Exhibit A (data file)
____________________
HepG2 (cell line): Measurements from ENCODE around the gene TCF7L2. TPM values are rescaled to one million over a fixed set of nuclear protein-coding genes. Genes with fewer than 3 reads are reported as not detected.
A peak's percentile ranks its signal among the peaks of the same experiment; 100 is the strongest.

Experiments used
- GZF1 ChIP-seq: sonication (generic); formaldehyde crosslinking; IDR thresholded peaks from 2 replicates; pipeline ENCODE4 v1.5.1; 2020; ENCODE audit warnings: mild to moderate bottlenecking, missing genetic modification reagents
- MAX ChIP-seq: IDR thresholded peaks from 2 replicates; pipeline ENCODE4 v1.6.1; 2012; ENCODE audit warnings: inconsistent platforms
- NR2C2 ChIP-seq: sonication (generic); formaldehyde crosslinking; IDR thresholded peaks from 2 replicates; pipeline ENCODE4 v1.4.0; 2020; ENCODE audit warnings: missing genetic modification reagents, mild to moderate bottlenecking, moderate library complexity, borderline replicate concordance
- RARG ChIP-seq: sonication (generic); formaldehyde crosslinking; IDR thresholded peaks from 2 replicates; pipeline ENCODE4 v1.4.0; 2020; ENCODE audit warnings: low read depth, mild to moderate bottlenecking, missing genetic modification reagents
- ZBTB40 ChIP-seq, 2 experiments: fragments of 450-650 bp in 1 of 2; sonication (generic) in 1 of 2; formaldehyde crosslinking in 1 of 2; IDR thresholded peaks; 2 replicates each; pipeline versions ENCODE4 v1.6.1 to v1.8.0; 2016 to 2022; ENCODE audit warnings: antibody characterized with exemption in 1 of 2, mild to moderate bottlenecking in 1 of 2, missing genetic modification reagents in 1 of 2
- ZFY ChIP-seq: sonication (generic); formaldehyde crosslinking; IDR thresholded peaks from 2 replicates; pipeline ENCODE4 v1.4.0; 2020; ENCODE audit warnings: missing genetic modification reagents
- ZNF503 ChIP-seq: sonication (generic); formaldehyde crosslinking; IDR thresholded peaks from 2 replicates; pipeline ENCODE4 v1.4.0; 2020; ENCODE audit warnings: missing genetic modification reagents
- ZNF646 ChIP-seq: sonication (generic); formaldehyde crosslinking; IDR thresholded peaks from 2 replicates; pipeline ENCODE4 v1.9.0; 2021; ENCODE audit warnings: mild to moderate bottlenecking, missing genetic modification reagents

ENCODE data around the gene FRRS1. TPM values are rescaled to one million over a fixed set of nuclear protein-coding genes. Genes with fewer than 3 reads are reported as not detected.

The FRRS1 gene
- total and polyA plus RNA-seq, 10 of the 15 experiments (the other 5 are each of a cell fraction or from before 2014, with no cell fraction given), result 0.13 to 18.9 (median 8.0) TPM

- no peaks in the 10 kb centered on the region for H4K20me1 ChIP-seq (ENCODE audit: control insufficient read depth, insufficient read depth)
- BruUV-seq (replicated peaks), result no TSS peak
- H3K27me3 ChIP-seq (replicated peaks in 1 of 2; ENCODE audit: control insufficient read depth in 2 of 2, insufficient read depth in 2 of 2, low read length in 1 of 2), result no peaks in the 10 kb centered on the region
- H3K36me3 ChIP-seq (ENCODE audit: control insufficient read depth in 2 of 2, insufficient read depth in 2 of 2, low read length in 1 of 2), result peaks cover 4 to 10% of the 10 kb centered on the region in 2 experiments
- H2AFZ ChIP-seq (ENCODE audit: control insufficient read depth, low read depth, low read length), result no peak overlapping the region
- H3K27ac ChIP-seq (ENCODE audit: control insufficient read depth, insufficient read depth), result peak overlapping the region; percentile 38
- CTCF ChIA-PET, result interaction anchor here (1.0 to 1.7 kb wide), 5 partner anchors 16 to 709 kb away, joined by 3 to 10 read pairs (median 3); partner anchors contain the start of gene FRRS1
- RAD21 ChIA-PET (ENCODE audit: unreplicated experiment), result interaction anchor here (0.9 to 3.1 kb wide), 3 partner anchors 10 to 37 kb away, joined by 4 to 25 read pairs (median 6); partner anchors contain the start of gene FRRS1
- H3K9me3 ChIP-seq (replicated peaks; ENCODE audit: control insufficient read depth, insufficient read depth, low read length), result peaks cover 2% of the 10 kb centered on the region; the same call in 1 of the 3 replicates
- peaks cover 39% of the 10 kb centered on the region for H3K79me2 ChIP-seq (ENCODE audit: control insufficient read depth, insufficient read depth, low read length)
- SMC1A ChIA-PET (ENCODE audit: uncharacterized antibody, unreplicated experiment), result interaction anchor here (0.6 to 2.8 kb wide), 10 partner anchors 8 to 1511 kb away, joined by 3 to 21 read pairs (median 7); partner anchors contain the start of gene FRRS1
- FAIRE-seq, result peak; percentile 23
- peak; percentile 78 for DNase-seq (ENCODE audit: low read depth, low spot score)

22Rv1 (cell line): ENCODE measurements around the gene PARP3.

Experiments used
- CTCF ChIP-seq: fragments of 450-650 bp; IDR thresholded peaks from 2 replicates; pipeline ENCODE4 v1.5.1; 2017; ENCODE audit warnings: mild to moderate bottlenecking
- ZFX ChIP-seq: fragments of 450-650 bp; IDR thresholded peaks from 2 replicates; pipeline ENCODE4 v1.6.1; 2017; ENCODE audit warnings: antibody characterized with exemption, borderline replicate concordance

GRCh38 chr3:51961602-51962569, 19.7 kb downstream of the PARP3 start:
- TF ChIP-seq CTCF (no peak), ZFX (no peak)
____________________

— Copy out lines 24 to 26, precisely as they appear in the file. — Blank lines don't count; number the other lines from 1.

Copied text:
- peaks cover 39% of the 10 kb centered on the region for H3K79me2 ChIP-seq (ENCODE audit: control insufficient read depth, insufficient read depth, low read length)
- SMC1A ChIA-PET (ENCODE audit: uncharacterized antibody, unreplicated experiment), result interaction anchor here (0.6 to 2.8 kb wide), 10 partner anchors 8 to 1511 kb away, joined by 3 to 21 read pairs (median 7); partner anchors contain the start of gene FRRS1
- FAIRE-seq, result peak; percentile 23